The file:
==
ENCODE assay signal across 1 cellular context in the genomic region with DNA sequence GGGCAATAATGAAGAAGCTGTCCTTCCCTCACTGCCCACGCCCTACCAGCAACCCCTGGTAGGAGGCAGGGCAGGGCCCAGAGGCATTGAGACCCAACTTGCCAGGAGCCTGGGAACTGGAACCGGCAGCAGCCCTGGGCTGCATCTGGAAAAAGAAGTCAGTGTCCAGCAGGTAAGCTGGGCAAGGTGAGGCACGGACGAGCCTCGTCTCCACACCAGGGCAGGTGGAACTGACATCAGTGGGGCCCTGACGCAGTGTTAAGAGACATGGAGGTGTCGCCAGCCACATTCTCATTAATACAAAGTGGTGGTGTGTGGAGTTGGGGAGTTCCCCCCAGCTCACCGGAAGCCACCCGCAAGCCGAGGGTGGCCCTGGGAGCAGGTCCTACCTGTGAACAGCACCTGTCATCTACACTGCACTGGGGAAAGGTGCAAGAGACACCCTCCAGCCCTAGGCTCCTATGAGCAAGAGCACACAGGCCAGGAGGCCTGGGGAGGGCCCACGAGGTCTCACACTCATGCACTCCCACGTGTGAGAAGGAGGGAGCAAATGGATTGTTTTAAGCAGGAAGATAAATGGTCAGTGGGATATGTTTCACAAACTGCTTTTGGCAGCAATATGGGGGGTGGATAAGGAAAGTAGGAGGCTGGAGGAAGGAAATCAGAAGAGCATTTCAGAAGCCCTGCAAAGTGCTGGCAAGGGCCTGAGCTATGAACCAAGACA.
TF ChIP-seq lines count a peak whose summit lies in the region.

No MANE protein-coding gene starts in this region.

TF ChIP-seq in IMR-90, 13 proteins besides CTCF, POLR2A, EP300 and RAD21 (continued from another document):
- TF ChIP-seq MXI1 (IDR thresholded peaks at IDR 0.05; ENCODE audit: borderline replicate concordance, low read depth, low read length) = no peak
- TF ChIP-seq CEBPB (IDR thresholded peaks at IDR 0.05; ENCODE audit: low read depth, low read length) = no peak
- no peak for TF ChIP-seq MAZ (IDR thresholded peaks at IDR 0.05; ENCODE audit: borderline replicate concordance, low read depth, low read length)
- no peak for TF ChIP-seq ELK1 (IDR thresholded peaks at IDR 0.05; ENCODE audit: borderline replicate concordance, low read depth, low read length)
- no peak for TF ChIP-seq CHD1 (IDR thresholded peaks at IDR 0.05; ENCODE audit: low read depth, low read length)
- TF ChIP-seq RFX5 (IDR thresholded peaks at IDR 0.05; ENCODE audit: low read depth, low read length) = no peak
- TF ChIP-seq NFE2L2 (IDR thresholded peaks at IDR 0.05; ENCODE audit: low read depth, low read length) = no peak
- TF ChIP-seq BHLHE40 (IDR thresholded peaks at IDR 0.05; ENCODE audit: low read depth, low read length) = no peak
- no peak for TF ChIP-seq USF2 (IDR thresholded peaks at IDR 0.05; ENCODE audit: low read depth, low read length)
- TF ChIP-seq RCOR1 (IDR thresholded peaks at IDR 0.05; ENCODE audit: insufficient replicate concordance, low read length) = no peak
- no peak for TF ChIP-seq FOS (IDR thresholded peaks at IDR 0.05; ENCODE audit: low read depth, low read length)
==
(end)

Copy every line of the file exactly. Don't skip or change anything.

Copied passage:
ENCODE assay signal across 1 cellular context in the genomic region with DNA sequence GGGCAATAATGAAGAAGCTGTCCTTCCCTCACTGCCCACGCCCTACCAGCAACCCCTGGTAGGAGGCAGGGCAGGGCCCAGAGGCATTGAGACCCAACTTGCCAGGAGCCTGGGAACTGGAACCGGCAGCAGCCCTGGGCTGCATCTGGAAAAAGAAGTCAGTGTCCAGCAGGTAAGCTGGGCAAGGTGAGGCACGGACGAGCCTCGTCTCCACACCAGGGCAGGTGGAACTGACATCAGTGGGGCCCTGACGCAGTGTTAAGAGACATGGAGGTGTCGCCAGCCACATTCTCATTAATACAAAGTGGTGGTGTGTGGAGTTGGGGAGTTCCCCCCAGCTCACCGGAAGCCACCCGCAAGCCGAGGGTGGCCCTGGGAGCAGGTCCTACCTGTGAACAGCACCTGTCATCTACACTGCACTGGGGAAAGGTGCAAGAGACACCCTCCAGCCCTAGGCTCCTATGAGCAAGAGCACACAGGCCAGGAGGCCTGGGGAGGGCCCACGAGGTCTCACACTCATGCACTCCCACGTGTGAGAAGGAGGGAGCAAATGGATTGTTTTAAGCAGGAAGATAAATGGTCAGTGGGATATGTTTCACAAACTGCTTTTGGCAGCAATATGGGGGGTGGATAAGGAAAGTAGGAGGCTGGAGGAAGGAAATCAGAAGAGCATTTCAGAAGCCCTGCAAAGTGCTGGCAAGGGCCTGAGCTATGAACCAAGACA.
TF ChIP-seq lines count a peak whose summit lies in the region.

No MANE protein-coding gene starts in this region.

TF ChIP-seq in IMR-90, 13 proteins besides CTCF, POLR2A, EP300 and RAD21 (continued from another document):
- TF ChIP-seq MXI1 (IDR thresholded peaks at IDR 0.05; ENCODE audit: borderline replicate concordance, low read depth, low read length) = no peak
- TF ChIP-seq CEBPB (IDR thresholded peaks at IDR 0.05; ENCODE audit: low read depth, low read length) = no peak
- no peak for TF ChIP-seq MAZ (IDR thresholded peaks at IDR 0.05; ENCODE audit: borderline replicate concordance, low read depth, low read length)
- no peak for TF ChIP-seq ELK1 (IDR thresholded peaks at IDR 0.05; ENCODE audit: borderline replicate concordance, low read depth, low read length)
- no peak for TF ChIP-seq CHD1 (IDR thresholded peaks at IDR 0.05; ENCODE audit: low read depth, low read length)
- TF ChIP-seq RFX5 (IDR thresholded peaks at IDR 0.05; ENCODE audit: low read depth, low read length) = no peak
- TF ChIP-seq NFE2L2 (IDR thresholded peaks at IDR 0.05; ENCODE audit: low read depth, low read length) = no peak
- TF ChIP-seq BHLHE40 (IDR thresholded peaks at IDR 0.05; ENCODE audit: low read depth, low read length) = no peak
- no peak for TF ChIP-seq USF2 (IDR thresholded peaks at IDR 0.05; ENCODE audit: low read depth, low read length)
- TF ChIP-seq RCOR1 (IDR thresholded peaks at IDR 0.05; ENCODE audit: insufficient replicate concordance, low read length) = no peak
- no peak for TF ChIP-seq FOS (IDR thresholded peaks at IDR 0.05; ENCODE audit: low read depth, low read length)